ENL 121: Intro to Literature (Vavra)
Pennsylvania College of Technology

Stephen Crane's
The Red Badge of Courage

Assignments are to the 3rd Norton Critical Edition, 1994.

Assignment One:

    Read Chapters 1 - 8 (pp. 3 - 40) 

Assignment Two:
    Read Chapters 9 - 16  (pp. 40 - 70) 

Assignment Three:
    Read Chapters 17 - 24  (pp. 70 - 98) 

Assignment Four:
    Read the essays by:
      Hungerford, Harold R. "That Was at Chancellorsville," 147-157.
      Stallman, R.W. "Stephen Crane: A Revaluation," 185-195.
      Hart, John E. "The Red Badge of Courage as Myth and Symbol," 195 - 204.

Assignment Five:
    Read the essays by:
      Rechnitz, Robert M. "Depersonalization and the Dream in The Red Badge of Courage" 223-234.
      Henderson, Harry B. "The Red Badge of Courage: The Search for Historical Identity," 234-243.

      On paper,
      1. quote the thesis sentence of Rechnitz's essay, and indicate the page number on which it appears.
      2. in a sentence or two, state the main idea of Rechnitz's essay.
      3. in a sentence or two, explain what Henderson means by "Historical Identity."
      4. in a sentence or two, explain why Henderson's essay should be of particular interest in view of the theme of this course.

Assignment Six:
    Read the essays by:
      Pizer, "The Red Badge of Courage: Text, Theme, and Form," 257-269.

      On paper:
      1. quote the opening words of the paragraph that contains Pizer's thesis, and indicate its page number.
      2. in a sentence or two, summarize the main ideas of Pizer's essay.

Notes on essays that were not assigned:
(Depending on your paper topic, you may want to read some of these.)

Walcutt, Charles C. "[Stephen Crane: Naturalist]," 204-211. Walcutt attempts to define Naturalism and explore how an understanding of Naturalism affects one's interpretation of the novel.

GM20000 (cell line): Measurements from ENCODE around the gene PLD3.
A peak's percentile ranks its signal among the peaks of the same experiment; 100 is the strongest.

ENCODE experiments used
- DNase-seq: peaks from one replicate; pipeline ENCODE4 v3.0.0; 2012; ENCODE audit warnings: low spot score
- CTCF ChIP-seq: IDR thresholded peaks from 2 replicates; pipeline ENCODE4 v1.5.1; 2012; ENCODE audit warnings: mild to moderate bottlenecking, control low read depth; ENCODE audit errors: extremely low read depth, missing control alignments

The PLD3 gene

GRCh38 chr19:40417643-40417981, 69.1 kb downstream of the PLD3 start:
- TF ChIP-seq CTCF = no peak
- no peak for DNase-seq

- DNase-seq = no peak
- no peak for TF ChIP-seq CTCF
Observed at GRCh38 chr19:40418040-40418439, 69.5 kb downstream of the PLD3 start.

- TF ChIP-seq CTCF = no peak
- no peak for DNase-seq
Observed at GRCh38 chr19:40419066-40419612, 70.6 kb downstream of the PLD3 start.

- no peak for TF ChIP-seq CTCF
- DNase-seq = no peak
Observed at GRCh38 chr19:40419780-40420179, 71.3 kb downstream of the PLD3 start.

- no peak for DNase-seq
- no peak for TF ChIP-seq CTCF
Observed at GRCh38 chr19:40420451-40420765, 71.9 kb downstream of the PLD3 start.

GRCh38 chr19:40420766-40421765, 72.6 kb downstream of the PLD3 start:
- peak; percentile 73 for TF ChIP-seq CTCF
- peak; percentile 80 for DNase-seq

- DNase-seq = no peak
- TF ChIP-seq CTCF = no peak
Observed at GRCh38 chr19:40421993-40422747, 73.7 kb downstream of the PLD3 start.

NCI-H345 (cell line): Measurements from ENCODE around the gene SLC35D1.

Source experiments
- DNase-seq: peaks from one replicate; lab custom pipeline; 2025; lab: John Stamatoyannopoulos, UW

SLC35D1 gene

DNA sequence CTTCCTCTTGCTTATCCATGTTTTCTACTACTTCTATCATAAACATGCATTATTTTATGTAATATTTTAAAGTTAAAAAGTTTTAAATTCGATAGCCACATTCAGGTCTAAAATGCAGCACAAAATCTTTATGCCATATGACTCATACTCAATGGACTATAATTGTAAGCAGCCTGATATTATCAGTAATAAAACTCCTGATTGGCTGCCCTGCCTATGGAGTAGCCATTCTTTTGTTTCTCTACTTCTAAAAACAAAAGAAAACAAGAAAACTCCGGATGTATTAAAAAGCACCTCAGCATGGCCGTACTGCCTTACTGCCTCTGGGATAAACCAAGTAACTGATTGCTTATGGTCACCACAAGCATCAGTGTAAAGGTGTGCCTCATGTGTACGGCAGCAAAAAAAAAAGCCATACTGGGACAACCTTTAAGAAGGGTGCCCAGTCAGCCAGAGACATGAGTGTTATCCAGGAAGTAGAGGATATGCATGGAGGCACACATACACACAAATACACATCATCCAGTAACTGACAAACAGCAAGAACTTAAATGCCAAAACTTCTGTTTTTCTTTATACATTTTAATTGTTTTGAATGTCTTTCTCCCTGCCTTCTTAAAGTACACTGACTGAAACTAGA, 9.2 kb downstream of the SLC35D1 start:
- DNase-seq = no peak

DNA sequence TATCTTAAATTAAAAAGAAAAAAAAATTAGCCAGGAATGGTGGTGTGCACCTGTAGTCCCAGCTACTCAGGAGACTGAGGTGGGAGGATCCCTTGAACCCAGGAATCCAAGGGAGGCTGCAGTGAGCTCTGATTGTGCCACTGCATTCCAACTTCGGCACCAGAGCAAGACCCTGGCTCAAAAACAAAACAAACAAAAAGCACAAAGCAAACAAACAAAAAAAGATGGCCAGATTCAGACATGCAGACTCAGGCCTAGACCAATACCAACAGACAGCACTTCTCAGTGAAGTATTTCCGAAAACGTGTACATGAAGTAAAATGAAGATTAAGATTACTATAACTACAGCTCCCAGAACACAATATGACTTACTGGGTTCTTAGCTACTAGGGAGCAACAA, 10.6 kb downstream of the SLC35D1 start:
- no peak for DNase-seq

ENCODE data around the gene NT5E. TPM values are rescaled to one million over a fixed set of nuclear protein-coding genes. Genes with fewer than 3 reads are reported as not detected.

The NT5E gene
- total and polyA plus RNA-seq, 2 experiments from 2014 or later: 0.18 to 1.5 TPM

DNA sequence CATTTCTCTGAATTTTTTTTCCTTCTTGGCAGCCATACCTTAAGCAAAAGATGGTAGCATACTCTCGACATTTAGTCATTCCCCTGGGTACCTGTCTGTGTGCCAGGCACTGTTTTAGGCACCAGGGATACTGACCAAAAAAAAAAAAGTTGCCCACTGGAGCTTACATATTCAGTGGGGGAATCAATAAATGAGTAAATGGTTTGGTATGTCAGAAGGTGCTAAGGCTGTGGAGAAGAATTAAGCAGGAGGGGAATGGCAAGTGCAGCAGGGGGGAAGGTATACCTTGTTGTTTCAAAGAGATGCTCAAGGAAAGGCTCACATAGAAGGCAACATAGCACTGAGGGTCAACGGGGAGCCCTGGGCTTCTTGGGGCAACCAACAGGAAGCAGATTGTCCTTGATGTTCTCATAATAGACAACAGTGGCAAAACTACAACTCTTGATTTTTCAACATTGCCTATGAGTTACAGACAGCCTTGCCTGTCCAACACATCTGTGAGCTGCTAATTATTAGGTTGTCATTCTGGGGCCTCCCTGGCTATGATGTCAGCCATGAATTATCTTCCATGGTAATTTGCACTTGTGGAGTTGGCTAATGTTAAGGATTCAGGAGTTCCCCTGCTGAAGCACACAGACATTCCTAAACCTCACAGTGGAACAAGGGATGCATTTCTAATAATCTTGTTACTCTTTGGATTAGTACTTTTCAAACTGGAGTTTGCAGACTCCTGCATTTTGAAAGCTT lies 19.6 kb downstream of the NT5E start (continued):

Fraser, John. "Crime and Forgiveness: The Red Badge in Time of War," 210-223. Taking both a social and moral perspective, Fraser, who was writing at the time of the Viet Nam war, attempts to explain how literature, and the Red Badge in particular, can not only help us understand life, but also increase our options in life.

Nagel, James, "Impressionism in The Red Badge of Courage," 243-257. This is essentially a study in point-of-view.

Kaplan, Amy, "The Spectacle of War in Crane's Revision of History," 269-294. Kaplan takes a social approach, placing the novel in its historical context. Her essay is an excellent example of how historical background information can clarify many aspects of a literary work. Of particular interest, not just to this novel, but to intellectual history and to the theme of this course, is her observation about a historical shift in the concept of "masculinity" during the 1890's: "This shift redefined masculinity in terms of aggressive and physical activism -- now opposed to effeminacy -- to supplant the older Victorian emphasis on self-discipline and responsibility -- opposed primarily to chldhood." (273) 

Halliburton, David, "Eternal Fact and Mere Locality: The Red Badge of Courage," 295-310.  This selection consists of three excerpts from a longer work. The discussions of "Color" and "Direction" provide some interesting observations. The discussion of "Endings" begins with some philosophical observations but ends in a somewhat confusing comparison of different versions of the text.

Cox, James, "On Stephen Crane's The Red Badge of Courage," 310-325.  Beginning with observations on war, Cox wanders over a number of topics, primarily moral and social. The essay includes his perspective on Crane's color imagery and style. 

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